ALICANTE, Spain, Aug 2 2016 (IPS) - The US mountain, so rich in human talent, labored and produced the two dwarfs for the huge job. A radical Republican strongman[i] and a conventional Democrat, disliked by 62% and 67%–bad for electing the president of a country that still puts some stamp on the world.
In both parties, in the name of unity, a veil was drawn over these basic US conflicts today, not between the parties, but within. Cruz did not give in, Sanders did–maybe bribed by some verbal rephrasing.
So there they are. Trump has his base in the vast WASP, White Anglo-Saxon Protestant middle class middle-aged who used to rule the country [ii], promising to make America–meaning WASP–great again.
Hillary has her base in that other Democratic Party, the Southern Democrats, in older people and the groups traditionally voting Democrat–Blacks, Hispanics, cultural minorities, women and much of labor– greatly aided by that wasp, Trump, stinging all of them.
Younger people may abstain. So may many, even most, in the choice between a less war-and-market Republican and a market-and-war Democrat willing, on sale for more wars.
Add the careers of these big Egos: one a businessman wrecking others, the other wrecking state secrets. “Stop him by all means” and “Lock her up” become mantras heard often. The high dislikes are well rooted. BUT, there is a difference: there is also much enthusiasm for Trump; none, it seems, for Hillary.
The election campaign started long before the nominations were over and the foretaste is bad. One thing is the candidates fighting; another, the burning issues for the USA and the world. They may both be right when certifying that the other is unfit for the presidency.
But that is still personal, ad hominem, cutting huge political cakes along personal lines. How about the issues facing the USA?
Take the issue-complex “speculation-massive inequality-misery”. 1% vs 99%. Traditionally, causes for the Democrats.
Sanders got at it; but his proposals were unclear or missing. Here some policy staples that the Democrats missed: separating investment and savings banking; holding Capital responsible for failures, not drawing upon State = tax-payers’ money; attacking inequality by illegalizing companies with the CEO:worker salary ratios way above, say, 10; lifting the bottom of US society with credits for the basic needs focused cooperatives.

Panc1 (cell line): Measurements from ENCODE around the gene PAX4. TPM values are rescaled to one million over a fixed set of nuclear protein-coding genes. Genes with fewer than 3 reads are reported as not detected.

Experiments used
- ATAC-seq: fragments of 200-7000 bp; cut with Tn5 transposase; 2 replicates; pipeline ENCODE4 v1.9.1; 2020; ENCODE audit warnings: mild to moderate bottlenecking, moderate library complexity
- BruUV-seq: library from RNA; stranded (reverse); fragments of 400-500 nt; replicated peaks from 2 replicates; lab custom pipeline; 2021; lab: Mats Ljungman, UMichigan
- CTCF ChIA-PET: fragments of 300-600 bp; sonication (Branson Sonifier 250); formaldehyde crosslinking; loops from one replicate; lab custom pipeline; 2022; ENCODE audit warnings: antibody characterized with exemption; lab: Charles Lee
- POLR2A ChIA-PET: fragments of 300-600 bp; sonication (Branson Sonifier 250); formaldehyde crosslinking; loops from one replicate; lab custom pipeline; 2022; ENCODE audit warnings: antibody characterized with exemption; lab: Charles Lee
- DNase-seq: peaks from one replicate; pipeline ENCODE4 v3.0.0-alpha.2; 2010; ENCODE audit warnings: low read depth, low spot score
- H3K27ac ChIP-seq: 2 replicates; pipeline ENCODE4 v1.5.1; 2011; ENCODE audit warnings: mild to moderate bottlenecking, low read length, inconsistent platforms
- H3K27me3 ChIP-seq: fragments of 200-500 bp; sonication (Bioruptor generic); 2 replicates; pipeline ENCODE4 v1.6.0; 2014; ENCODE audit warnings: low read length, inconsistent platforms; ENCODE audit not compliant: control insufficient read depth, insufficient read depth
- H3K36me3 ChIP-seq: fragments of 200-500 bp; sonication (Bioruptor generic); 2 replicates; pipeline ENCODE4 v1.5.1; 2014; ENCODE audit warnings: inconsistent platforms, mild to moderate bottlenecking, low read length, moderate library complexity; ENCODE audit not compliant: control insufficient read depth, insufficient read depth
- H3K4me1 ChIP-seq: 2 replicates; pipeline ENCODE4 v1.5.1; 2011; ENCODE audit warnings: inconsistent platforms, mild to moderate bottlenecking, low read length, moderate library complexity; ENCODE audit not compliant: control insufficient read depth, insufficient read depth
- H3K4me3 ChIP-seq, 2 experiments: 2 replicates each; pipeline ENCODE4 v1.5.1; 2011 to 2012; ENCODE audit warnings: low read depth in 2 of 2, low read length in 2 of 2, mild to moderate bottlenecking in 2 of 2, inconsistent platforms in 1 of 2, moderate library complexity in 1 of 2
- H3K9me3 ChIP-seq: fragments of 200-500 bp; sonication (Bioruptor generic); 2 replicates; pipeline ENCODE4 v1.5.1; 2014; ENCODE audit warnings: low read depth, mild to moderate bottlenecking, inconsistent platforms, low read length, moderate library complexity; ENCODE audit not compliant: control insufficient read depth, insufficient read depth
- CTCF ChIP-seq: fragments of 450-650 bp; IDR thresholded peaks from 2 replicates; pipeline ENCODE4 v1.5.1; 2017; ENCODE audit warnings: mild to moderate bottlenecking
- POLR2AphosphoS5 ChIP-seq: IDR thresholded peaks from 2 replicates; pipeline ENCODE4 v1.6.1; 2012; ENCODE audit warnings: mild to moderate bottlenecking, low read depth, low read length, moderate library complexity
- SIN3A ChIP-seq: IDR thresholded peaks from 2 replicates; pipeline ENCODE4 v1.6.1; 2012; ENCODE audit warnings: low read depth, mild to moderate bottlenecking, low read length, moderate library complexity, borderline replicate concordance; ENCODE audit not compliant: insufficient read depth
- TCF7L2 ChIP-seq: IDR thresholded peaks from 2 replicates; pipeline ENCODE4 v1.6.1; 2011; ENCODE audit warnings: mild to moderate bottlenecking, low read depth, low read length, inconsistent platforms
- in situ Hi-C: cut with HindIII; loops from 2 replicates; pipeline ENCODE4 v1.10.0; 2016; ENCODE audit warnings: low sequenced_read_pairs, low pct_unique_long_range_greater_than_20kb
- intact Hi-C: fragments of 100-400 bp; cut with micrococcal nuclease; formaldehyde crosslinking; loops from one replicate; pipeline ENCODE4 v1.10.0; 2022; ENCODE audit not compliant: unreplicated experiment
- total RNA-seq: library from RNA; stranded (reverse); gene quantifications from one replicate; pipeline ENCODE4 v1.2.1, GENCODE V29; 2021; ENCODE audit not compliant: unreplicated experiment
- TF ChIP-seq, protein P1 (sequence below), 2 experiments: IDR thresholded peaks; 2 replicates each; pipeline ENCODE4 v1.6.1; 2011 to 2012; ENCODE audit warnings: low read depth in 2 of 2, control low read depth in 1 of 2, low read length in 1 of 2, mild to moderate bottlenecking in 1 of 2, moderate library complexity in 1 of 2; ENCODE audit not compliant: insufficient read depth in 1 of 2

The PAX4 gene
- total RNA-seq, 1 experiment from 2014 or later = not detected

How could Democrats justify such policies? Through Human Rights:
What a marvelous collection of rights and freedoms! Democrats should not forever be accepting the US non-ratification of ESC human rights.
Trump, eager to make his middle class great, may actually do some ESC at the expense of UD to protect them from “trade” with loss of jobs from above and the threat of revolution, with violence from below that has already started, along racial lines, initiated by the White police.
Take the issue-complex “foreign policy-war”. “An isolationist Trump could save American lives”[iii] (and many more non-American lives). But doing so to save money is not good enough; take the issues head on.
“Clinton and Trump jostle for a position over North Korea”[iv] is more to the point: Trump is open to negotiate directly with Kim Jung-un, Hillary sticks to conventional isolation-sanctions-multilateralism.
Trump might become the first US president to take North Korea on the word: “peace treaty-normalization-a nuclear-free Korean peninsula”. Hillary’s line leads nowhere. What is missing is an open debate on the two untouchables: US foreign policy and the US right and duty to war.